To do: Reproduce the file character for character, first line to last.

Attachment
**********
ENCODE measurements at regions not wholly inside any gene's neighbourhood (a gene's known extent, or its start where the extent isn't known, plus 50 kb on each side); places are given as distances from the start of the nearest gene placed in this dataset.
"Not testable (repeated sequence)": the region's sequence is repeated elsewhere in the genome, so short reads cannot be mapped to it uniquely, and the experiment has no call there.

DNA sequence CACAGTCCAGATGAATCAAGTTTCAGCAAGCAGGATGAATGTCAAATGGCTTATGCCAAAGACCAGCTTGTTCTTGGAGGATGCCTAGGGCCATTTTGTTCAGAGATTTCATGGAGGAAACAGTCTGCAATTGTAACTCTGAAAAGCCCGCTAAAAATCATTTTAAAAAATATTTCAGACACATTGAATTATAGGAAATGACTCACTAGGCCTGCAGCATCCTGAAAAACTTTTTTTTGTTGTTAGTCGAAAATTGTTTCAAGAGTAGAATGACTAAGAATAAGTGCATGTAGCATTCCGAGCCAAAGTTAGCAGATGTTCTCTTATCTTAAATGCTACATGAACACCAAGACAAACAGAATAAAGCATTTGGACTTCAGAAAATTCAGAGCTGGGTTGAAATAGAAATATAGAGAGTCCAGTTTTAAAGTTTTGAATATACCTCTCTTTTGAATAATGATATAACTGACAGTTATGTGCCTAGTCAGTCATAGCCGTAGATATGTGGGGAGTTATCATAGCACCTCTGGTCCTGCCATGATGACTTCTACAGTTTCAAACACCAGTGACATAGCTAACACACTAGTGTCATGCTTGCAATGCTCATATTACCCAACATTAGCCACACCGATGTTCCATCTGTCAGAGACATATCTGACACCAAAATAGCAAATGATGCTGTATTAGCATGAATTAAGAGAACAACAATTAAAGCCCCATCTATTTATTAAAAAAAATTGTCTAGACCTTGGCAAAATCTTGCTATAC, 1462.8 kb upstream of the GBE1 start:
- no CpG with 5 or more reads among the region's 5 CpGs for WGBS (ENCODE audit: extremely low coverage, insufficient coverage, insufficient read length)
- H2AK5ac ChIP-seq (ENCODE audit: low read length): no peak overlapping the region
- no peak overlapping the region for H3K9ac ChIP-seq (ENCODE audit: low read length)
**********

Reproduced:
ENCODE measurements at regions not wholly inside any gene's neighbourhood (a gene's known extent, or its start where the extent isn't known, plus 50 kb on each side); places are given as distances from the start of the nearest gene placed in this dataset.
"Not testable (repeated sequence)": the region's sequence is repeated elsewhere in the genome, so short reads cannot be mapped to it uniquely, and the experiment has no call there.

DNA sequence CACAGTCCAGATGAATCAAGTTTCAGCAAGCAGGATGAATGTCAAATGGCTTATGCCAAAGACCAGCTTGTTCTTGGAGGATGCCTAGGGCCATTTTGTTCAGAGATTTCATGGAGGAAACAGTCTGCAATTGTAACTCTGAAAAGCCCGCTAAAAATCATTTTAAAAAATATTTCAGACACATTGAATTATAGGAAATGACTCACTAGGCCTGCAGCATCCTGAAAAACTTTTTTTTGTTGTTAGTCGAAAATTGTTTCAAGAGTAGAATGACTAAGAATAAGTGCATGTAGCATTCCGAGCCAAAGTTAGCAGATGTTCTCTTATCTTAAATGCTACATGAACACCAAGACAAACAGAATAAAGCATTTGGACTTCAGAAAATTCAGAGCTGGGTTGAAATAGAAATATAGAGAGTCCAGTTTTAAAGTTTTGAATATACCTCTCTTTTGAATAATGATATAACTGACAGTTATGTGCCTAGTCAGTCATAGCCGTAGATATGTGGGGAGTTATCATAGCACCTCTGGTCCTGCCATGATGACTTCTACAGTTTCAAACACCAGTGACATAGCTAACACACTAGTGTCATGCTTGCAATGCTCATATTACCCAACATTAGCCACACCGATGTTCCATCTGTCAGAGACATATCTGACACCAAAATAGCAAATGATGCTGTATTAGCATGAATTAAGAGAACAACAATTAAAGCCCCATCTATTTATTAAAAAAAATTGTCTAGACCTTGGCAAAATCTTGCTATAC, 1462.8 kb upstream of the GBE1 start:
- no CpG with 5 or more reads among the region's 5 CpGs for WGBS (ENCODE audit: extremely low coverage, insufficient coverage, insufficient read length)
- H2AK5ac ChIP-seq (ENCODE audit: low read length): no peak overlapping the region
- no peak overlapping the region for H3K9ac ChIP-seq (ENCODE audit: low read length)